Abundant Health: Appreciating the healing balm of simple outdoor recreation

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man and girl walk on wooded trail
by Rebecca Warren

“I sincerely believe that for the child, and for the parent seeking to guide him, it is not half so important to know as to feel”
– Rachel Carson, author of “The Sense of Wonder”

Exploring nature soothes our spirits, stimulates our minds, and even heals our bodies.

Nature is not confined to national parks or vast landscapes but thrives outside our doorways. Face the wind, feel the warmth of the sun, bend to smell a flower, finger the soil, pluck and taste a homegrown sugar snap pea. And bring a child along — not for a lesson but for the sheer joy of being outdoors.

Literature about children’s need to be outdoors abounds. A well-known book is “Last Child in the Woods: Saving Our Children from Nature-Deficit Disorder,” by Richard Louv. The “wired generation” needs the outdoors, Louv claims, as he links childhood obesity, depression, and attention disorders to a lack of nature experiences. To correct the deficit, Louv avows a Leave No Child Inside Movement. Moving from Inside to Outside contributes to the well-being of a child’s development.

In the book “The Geography of Childhood: Why Children Need Wild Places” authors Gary Paul Nabhan and Stephen Trimble write: “Wilderness…is where you can play with abandon. In a word, playfulness may be the essence of wilderness experience.” For a child a “few intimate places mean more” than all of the “glorious panoramas” adults can show them. It’s the gazing up and kneeling down that guides our relationship with nature. The shifting scene of clouds, the scent of soil.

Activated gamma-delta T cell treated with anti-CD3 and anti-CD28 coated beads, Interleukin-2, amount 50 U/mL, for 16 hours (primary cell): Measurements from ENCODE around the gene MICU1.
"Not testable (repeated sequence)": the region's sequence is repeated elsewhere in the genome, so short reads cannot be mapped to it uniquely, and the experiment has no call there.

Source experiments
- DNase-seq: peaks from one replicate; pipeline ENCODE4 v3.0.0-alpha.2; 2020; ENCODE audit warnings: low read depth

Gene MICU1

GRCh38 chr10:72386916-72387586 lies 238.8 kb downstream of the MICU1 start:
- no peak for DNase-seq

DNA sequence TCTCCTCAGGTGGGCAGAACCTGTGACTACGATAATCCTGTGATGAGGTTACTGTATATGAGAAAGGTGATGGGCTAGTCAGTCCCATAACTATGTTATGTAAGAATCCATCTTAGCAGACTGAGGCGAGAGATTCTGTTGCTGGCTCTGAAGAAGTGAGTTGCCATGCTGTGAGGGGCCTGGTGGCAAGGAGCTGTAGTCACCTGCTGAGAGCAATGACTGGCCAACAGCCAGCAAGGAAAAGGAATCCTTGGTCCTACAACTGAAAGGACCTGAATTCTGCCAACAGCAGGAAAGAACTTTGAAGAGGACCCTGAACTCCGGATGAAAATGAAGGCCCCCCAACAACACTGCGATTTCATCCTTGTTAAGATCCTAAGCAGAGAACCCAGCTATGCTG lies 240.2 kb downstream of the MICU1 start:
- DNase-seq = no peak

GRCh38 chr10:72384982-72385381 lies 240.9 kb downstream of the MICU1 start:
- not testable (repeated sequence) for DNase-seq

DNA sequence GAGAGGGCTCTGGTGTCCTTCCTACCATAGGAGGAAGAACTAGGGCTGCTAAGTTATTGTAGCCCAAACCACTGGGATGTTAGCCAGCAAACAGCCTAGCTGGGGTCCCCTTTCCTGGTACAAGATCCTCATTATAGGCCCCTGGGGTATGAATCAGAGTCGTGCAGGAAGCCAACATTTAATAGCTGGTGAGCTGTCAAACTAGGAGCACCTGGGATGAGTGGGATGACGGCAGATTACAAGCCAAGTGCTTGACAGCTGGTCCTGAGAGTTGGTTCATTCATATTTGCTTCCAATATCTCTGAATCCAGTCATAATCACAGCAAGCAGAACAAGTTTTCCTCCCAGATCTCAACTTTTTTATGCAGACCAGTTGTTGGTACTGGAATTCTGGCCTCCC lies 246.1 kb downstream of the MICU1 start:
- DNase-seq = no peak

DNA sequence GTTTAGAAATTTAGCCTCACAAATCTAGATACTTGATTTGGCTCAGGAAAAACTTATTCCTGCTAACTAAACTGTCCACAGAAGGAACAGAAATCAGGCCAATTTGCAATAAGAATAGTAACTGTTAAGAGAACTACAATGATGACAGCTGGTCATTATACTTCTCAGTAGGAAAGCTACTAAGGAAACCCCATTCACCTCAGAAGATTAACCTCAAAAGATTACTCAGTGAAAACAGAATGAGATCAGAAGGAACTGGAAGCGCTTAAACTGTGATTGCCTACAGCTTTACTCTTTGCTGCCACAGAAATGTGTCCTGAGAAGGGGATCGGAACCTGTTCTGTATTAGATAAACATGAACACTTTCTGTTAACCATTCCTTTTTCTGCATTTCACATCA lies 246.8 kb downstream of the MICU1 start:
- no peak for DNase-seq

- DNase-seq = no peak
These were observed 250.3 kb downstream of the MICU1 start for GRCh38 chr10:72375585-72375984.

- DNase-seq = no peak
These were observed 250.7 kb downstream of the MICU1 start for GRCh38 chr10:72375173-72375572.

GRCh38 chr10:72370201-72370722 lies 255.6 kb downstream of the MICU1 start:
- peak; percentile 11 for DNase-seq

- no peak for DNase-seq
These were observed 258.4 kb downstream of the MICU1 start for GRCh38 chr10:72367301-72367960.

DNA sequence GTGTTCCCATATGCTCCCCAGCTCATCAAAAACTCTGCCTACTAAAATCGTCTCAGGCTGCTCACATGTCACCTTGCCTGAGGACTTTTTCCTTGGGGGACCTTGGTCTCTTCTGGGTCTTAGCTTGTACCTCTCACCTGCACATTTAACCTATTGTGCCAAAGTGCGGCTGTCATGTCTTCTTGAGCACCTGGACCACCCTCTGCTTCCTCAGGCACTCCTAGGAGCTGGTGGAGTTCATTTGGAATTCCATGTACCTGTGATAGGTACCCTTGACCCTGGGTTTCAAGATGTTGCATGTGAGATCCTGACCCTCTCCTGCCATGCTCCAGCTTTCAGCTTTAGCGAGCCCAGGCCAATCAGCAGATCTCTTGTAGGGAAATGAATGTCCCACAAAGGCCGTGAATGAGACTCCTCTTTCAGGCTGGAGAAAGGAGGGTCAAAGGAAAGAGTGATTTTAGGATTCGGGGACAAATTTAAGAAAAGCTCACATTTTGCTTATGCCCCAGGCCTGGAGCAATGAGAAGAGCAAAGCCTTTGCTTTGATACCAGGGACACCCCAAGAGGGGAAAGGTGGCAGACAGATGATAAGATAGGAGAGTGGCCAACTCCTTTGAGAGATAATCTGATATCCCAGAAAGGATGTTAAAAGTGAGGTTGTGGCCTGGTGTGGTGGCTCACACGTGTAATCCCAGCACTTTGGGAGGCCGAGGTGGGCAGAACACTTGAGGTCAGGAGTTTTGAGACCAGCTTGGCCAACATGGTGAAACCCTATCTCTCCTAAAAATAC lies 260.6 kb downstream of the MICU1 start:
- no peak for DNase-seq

Adults can be fellow travelers in these outdoor journeys. Don’t share answers. Be a discoverer. Don’t make suggestions. Let nature introduce herself. Be silent but listen well. But if adults want to learn, consult local nature guides so native plants and animals can be the objects of curiosity.

Author Patricia K. Lichen has written a trilogy of “Uncommon Field Guides” whose subjects range from “River-Walking Songbirds” to cattails and dragonflies. For spring reading there is always “Rare Encounters with Ordinary Birds” by Seattle author Lyanda Lynn Haupt.

In nature nothing is really ordinary; when we pay attention, everything is marvel. How many are your works,

O Lord! In wisdom you made them all; the earth is full of your creatures. – Psalm 104:24


Rebecca Warren is a member of Montavilla UMC, Portland, Oregon. She serves as the Oregon-Idaho Conference President for United Methodist Women. Her educational background includes a degree in environmental education.

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